By Eric Schuller
Getting cancer can be particularly difficult for young adults – classified by the National Cancer Institute as ages 15 to 39. Because the disease is relatively rare in this age group, these younger patients may find themselves isolated – too old to fit easily into childhood cancer programs, and too young to find peers in adult clinics (most people diagnosed with cancer are 55 or older).
But the outlook is getting brighter. Read more
By Nancy Borstelmann, LICSW, MPH
A cancer diagnosis can put even the most organized person into a state of disarray. That’s not surprising, because it’s normal to feel overwhelmed and out of control in the face of such stress. But there are steps you can take to ensure you’re best prepared for the road ahead. Don’t forget to: Read more
By Jim Donovan
In 2002 my good friend died of cancer. He and I were at MIT together as undergraduates, where we shared a lot of great memories and developed a long-lasting friendship. Like most of us who walk with a loved one through a life-threatening disease, I experienced feelings of anger, sadness, and fear. I don’t have a medical background, and honestly didn’t understand some of the terminology that doctors used during the diagnosis and the treatment. This made me feel helpless. But I wanted to help. So I discovered other ways I could support my friend.
First and foremost, I tried to keep him positive and make him as comfortable as possible. I brought him the food he liked, watched movies with him, and stayed up late talking with him when he was sad and discouraged. I also tried to bring humor to his day because, as everyone knows, laughter is powerful medicine. I spent as much time with him as I could, depending on his needs and those of his family, and made sure to plan things for the future that he could look forward to. I reassured his wife that I would do anything to help her so his most important source of strength and comfort felt supported, too. And, so he would feel as informed as possible, I researched other patients in similar positions with the same cancer, and shared what I learned about their experiences.
By Melissa Cochran, MS, NP
For my cancer patients, a stem cell transplant is a life-changing event. They cannot work outside the home for a full year; visits to Dana-Farber are about the only excursions allowed. No more trips to the grocery store or dinners at a favorite restaurant.
In our clinic, we have a solid team in place – physicians, nurses, social workers, and nurse practitioners like myself – working together to support and anticipate each cancer patient’s needs along the way. As you can imagine, significant physical and emotional issues can arise for our patients. Read more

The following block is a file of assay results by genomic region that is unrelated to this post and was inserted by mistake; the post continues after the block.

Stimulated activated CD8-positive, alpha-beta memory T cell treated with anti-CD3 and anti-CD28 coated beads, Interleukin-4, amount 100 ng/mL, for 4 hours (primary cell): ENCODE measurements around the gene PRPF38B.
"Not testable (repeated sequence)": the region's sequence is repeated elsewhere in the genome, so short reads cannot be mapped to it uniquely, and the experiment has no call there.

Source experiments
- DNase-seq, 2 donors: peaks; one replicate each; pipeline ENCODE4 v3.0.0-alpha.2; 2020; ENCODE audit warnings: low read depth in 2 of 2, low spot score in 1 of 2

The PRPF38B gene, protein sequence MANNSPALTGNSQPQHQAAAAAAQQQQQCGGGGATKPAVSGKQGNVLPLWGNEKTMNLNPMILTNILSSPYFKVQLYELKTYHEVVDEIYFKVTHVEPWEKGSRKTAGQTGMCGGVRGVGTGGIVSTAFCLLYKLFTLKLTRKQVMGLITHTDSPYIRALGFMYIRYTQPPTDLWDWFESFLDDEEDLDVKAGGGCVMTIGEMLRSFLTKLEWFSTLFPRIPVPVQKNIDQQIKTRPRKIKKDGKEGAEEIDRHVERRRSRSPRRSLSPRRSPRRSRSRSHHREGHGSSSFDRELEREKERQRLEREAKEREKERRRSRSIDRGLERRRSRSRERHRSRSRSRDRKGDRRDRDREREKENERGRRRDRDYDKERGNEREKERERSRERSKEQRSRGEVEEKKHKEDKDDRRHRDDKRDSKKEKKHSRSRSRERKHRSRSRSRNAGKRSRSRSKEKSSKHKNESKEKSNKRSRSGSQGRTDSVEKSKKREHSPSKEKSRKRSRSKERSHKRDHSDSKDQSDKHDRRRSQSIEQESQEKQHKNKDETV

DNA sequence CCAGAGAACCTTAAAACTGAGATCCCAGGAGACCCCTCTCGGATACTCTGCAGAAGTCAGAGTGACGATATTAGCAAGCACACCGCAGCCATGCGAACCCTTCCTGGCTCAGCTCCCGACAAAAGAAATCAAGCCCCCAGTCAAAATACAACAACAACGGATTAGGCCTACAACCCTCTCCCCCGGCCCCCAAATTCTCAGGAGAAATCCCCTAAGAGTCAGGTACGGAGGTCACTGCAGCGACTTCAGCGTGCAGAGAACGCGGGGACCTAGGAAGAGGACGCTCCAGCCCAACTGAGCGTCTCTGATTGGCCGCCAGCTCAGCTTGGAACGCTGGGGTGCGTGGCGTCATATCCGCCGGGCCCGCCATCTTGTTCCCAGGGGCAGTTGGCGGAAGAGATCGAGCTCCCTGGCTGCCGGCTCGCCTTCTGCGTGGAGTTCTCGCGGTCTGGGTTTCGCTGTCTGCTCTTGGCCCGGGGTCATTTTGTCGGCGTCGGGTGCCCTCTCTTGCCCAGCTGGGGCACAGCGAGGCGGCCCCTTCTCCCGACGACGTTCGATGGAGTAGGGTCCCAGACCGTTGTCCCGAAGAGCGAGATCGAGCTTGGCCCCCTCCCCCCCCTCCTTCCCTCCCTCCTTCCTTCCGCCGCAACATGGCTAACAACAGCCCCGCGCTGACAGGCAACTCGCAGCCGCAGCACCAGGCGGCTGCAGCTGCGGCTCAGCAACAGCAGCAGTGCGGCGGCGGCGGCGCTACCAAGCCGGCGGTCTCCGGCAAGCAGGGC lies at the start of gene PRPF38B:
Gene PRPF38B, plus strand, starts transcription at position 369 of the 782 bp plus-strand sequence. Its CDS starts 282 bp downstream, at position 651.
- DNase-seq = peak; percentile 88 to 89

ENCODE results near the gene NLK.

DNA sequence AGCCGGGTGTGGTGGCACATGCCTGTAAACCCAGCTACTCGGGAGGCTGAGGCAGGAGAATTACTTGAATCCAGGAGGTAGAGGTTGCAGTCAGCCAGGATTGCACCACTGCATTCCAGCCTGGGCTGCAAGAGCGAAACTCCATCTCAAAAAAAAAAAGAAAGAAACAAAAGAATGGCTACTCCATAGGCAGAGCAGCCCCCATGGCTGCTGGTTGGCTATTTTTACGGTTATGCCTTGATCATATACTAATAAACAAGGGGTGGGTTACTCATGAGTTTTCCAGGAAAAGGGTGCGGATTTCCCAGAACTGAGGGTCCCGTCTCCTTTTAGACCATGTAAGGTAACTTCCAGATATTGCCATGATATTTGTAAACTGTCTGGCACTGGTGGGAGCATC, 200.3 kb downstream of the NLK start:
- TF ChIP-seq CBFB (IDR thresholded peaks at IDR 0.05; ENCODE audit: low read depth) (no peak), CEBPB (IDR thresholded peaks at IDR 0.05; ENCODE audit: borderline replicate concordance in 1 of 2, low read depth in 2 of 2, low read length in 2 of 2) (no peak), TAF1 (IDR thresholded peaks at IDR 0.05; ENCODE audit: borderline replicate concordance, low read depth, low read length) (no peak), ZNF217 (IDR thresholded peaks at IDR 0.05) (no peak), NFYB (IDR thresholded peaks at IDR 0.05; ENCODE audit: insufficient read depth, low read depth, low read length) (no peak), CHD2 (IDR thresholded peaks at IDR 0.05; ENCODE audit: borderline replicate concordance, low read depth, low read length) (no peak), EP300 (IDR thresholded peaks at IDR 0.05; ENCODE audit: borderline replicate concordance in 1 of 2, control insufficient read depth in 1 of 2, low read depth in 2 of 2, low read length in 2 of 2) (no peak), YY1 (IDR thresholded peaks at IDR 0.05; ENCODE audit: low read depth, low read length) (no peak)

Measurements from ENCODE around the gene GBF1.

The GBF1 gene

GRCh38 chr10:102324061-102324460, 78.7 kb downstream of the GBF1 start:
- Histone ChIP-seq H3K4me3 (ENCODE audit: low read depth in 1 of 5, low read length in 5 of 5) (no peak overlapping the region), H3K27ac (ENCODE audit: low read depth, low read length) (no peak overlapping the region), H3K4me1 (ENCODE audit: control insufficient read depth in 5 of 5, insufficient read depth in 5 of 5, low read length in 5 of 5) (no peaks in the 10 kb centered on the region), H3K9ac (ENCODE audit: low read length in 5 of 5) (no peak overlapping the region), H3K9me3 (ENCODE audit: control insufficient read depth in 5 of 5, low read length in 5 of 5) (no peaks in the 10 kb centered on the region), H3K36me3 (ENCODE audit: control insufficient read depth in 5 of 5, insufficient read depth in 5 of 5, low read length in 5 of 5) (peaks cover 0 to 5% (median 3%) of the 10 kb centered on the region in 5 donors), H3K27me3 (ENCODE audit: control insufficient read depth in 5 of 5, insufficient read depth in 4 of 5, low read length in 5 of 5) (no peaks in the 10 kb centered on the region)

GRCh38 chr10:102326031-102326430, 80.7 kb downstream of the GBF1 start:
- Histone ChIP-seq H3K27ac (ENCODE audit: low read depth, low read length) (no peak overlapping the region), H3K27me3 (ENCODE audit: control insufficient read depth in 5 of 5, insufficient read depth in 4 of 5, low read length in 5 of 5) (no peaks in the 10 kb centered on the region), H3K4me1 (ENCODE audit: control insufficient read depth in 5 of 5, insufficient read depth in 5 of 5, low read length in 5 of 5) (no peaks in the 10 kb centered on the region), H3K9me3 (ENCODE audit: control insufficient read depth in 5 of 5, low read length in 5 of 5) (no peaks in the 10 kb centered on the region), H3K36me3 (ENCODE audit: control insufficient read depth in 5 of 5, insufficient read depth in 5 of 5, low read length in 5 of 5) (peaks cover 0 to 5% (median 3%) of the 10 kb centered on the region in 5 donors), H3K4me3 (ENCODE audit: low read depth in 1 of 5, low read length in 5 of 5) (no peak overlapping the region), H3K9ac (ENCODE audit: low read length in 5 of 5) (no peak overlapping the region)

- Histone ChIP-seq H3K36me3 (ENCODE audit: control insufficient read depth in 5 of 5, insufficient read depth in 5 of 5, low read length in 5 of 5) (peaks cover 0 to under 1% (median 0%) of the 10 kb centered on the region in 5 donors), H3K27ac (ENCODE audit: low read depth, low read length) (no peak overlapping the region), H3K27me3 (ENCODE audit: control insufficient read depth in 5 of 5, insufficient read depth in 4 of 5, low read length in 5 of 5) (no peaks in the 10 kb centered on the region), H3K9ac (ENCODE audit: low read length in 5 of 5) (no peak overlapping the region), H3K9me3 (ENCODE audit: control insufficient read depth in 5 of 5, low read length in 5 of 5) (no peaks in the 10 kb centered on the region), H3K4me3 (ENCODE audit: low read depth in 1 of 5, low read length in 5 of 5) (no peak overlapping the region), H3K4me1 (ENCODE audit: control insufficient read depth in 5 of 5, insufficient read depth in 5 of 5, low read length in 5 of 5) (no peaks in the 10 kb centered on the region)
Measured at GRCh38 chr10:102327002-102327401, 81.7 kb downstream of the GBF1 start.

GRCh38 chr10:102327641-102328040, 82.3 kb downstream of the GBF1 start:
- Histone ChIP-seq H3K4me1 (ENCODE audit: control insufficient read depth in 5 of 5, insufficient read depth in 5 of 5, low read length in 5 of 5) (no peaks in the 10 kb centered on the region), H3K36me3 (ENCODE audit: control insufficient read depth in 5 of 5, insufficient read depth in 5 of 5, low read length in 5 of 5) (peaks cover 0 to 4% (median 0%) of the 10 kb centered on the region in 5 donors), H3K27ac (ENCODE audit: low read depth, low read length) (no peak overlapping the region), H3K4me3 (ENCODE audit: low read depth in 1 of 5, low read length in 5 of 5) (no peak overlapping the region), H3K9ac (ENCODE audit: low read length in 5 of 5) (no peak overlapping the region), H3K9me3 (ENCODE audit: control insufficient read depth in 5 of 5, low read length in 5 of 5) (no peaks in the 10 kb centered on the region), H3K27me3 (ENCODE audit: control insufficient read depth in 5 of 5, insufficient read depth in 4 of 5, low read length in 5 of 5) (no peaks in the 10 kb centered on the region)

by Michael Buller
Whenever I’ve met people with cancer, I’ve been at a loss for what to say and which questions to ask.
Now, as a cancer patient, I realize the irony. Read more
by Nancy Campbell, MS
“How soon can I start exercising after I start cancer treatment?” It’s a question I hear often from patients who visit me for a fitness consult or class at Dana-Farber.
My answer? “As soon as possible.”
While it may seem counterintuitive, exercise offers key benefits for cancer patients – even those undergoing difficult treatments. In fact, it’s one of the best ways to give yourself an extra boost during and after cancer treatment. Read more
by Anne Tonachel
In 1997, when our children were all grown up, my husband Dick and I moved from the suburbs to Cambridge, right near many Boston hospitals. We bought a condo with an extra bedroom, and we shortly thereafter read about Hospitality Homes in the paper. Getting involved with them seemed like a great way to do something useful with the space.
We’ve been hosting people for more than 15 years now, and every individual and family is different. We’ve celebrated with some, cried with others, but it’s always meaningful. We love having people from all over the world stay at our home. One couple from Italy stayed with us while their baby was being treated at Boston Children’s Hospital. When we traveled to Italy on vacation they returned the favor. It felt like we were visiting old friends.
It’s hard to believe that the holidays are upon us – again. The stores are overflowing with holiday goods as families gear up for their celebrations.
However, if someone you love has recently died, thinking about the holidays may bring you anguish. What were once happy times might now fill you with tremendous sadness and heartache. You may even wish that this year, you could skip the holidays all together. Read more
What would happen if you were accidentally knocked unconscious and had to be taken to the emergency room? Would doctors know who to go to with questions about your care?
A health care proxy form is a legal document that names a trusted person who can make medical decisions for you if you are unable to speak for yourself. Read more
“Stay positive, I know it helps.”
“What steps would you suggest I take to support my dad through all of this?”
“I am a new member of this group.”
These conversations are occurring online, at any time of day, in a community most people would not want to join: A group of cancer patients. Read more